A creative collaboration between ANU and CoisCéim Dance Theatre, THESE ROOMS is an immersive, live performance and film installation that cross pollinates contemporary dance, theatre and visual art. The work is based on a historical incident, which took place on North King Street, Dublin in April 1916 and involved the killing of fifteen civilian men. With reference to eyewitness accounts, THESE ROOMS will take the form of an embodied, physical testimony drawing attention to the effects of conflict on ordinary people's lives and reaffirming the role of art in negotiating history.
ANU is devoted to an interdisciplinary approach to live performance that cross-pollinates visual art, dance and theatre in an intensely collaborative way while placing audiences central to their work. ANU is comprised of artistic directors Louise Lowe and Owen Boss, and is produced by Lynnette Moran and Matt Smyth. Works include: Pals,The Irish at Gallipoli (Collins Barracks); Glorious Madness (Failte Ireland and DCC); Beautiful Dreamers (Limerick City of Culture), Vardo (DTF2014), Angel Meadow (HOME Manchester), Thirteen (DFF), Dublin Tenement Experience; The Boys of Foley Street (DTF2012); Laundry(DTF2011), World's End Lane (DTF2010), Memory Deleted and Basin (DFF).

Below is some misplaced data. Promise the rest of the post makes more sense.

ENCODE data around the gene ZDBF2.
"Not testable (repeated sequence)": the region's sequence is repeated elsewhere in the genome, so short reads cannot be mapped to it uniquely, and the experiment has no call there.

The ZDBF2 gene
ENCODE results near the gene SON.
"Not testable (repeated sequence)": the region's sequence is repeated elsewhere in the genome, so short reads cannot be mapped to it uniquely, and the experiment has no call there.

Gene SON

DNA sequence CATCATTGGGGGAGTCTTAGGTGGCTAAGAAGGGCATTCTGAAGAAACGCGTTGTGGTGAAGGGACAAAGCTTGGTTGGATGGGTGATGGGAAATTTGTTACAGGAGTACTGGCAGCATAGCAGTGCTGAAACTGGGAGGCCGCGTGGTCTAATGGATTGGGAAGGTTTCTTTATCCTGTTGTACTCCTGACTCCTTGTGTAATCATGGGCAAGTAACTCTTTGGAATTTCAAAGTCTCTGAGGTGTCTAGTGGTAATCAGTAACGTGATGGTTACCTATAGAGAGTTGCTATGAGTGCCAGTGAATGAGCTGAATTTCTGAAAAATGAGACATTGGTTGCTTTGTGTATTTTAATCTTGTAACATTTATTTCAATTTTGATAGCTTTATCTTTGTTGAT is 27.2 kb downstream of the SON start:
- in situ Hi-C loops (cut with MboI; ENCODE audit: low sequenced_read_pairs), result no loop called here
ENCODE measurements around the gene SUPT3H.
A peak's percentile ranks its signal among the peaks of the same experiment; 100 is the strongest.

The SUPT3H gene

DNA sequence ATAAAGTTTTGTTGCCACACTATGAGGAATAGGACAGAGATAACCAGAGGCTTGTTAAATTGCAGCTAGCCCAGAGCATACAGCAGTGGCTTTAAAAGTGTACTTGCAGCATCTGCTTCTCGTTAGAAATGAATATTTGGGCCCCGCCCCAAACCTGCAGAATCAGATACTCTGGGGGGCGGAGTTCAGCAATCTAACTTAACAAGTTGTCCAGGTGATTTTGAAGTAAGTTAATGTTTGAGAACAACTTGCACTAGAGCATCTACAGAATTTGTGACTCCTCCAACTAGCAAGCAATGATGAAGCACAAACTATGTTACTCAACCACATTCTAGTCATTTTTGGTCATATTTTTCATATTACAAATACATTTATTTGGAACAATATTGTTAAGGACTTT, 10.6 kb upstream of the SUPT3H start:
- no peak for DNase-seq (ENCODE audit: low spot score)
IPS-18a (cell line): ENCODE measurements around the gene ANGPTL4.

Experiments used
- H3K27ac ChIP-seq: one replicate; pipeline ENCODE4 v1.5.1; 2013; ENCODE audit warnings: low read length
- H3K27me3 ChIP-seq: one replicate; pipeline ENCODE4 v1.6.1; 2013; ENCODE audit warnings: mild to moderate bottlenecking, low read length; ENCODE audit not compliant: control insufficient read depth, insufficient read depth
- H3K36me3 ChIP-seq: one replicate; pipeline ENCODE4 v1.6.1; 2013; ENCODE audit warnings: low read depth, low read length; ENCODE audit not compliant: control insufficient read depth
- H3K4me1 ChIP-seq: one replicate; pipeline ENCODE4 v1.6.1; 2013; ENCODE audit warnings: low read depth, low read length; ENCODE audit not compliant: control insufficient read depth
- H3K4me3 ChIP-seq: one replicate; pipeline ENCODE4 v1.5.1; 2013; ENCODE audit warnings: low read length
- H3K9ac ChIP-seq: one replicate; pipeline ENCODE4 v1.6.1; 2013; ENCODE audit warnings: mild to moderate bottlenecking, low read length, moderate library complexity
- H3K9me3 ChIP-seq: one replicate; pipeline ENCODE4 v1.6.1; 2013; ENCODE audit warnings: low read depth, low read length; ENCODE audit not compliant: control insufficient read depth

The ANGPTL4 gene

1916 - Visionaries and their Words
100 years on from a revolution, 1916 - Visionaries and their Words will explore the writings and ideals of the Easter Rising's leaders in a concert programme inspired by their work to take place at the 2016 Fleadh Cheoil na hÉireann and Temple Bar Trad Fest. Drawing from their writings, Lorcán Mac Mathúna will attempt to interpret the vision of the revolutionaries and to explore their legacy and contemporary resonance. The concert will present male, female, and children's voices, and a narrator who will read from source writings, alongside images and footage, both modern and archival.
New commission by Willie Doherty
Irish artist, Willie Doherty proposes to make a new video work which examines the legacy of the 1916 Easter Rising. The work will build on Doherty’s interest in the relationship between landscape and memory, and will be shot in sites of contested history in Donegal and Dublin. The video will premiere in the Regional Cultural Centre in Letterkenny in July 2016 as part of the Earagail Arts Festival, and will be exhibited in Kerlin Gallery, Dublin and Matt’s Gallery, London in late 2016, early 2017.